But, in the end, I decided to show you Jackie’s picture of this Yellowhammer, he is on the RSBP ‘Red List’ – meaning there are not many around at the moment.
So, I thought you’d better see him before things get any worse.
As anyone who has ever kept sheep will lose no opportunity to tell you, sheep are the Houdinis of the animal world. They are escape artists par excellence. This field has had a new gate and new fencing installed recently. We’ll see how long it takes them to find their way out. Once the sheep realise that the all the tasty stuff is actually in the field with them, however, they knuckle down and focus on the job of keeping the grass clipped as short as possible. But this realisation dawns slowly.
For the first few months, especially, the lure of the wild blue yonder is too strong to be denied, or may be it’s just that the grass has to be greener on the other side of the fence, they’ve read it on Facebook – it had twenty thousand ‘Likes’ – so it must be true.
Driving around at this time of year becomes increasingly hazardous as the lambs become more adventuresome and bolder. Some have taken the trouble to plan their escape route ahead of an emergency, others haven’t. When you drive down the lane, those on ‘Red Alert’ immediately take evasive action and head straight for the hole in the hedge they made on their way out of the field. Those happy-go-lucky types, for whom forward planning is an anathema, scuttle up and down the verge or run along the road in front of the car. Many times I have had to wind the car window down and lecture a bunch who belie Bo Peep’s belief.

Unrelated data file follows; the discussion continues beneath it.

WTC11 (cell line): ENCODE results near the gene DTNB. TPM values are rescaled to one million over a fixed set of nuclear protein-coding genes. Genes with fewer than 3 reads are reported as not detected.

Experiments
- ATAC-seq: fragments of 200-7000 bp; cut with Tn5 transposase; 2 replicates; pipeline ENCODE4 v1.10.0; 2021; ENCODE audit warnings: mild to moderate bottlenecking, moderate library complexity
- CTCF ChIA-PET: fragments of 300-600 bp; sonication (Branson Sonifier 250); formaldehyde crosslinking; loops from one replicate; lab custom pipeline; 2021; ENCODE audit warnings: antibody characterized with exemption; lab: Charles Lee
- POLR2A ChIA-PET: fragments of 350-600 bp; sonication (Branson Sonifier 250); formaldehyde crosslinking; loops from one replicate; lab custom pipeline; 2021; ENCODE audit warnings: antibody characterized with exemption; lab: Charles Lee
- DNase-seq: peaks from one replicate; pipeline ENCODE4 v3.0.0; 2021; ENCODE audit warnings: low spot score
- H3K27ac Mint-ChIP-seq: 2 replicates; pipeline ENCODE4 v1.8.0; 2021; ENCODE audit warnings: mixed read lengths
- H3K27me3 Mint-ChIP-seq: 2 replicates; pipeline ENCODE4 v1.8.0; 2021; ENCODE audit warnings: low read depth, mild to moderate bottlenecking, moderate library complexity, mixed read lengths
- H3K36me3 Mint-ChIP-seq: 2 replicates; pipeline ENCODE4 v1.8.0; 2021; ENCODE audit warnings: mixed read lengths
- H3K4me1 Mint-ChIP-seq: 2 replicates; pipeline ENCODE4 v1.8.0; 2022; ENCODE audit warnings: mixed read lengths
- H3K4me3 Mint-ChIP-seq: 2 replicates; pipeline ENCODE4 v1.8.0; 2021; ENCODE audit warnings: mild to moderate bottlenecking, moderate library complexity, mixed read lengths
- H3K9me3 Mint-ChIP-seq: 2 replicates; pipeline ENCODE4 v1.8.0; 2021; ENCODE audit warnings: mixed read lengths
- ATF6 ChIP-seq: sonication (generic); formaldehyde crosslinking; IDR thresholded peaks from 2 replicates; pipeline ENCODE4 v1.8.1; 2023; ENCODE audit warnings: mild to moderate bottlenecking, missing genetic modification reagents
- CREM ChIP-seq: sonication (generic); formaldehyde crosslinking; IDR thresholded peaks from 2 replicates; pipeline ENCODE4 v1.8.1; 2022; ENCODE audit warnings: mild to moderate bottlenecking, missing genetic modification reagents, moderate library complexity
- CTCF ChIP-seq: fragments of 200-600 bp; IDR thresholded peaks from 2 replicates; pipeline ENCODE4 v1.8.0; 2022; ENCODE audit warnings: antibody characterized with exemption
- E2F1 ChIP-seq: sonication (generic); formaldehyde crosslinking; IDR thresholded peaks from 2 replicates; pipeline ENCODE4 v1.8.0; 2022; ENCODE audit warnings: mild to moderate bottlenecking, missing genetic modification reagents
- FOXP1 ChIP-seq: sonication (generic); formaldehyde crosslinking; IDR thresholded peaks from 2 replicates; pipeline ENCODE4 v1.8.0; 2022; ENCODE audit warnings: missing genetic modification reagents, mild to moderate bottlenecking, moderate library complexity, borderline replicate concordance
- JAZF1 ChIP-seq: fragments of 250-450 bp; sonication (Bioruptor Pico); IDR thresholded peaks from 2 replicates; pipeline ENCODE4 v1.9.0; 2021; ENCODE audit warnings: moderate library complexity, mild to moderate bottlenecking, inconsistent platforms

Isn’t Spring a strange word. It must be one of those words that have their roots far back, at the beginnings of speech. You know, just when we had begun to tolerate our teenagers going round saying “Ugh” to each other (and all the thirty and forty something-s had started saying it too – just to prove that they were not really getting old) someone, somewhere comes out with “Spring”. Now, IMHO, all of us who thought we knew where we were up to, are back to having no idea what’s going on, LOL.
Spring, the kind you find sandwiched between winter and summer, not the kind that bounces around, or the kind that is coiled up and used for beds, or even the place where the water gushes out of the ground, has had one try at getting started so far. We had Im Bolg around February 4th. You know, writing was developed as a way of recording the sounds we make – as words, if I tell you that Im Bolg is actually pronounced im molk and it refers to the approximate date that ewe’s come into milk, can you remember how long it is since you had a bolg shake?
Here we are at March 1st and Spring is going to have another go at starting. If all else fails there is still the vernal equinox on March 20th (in most places – might sneak over into 21st in some places) but that really is the last chance.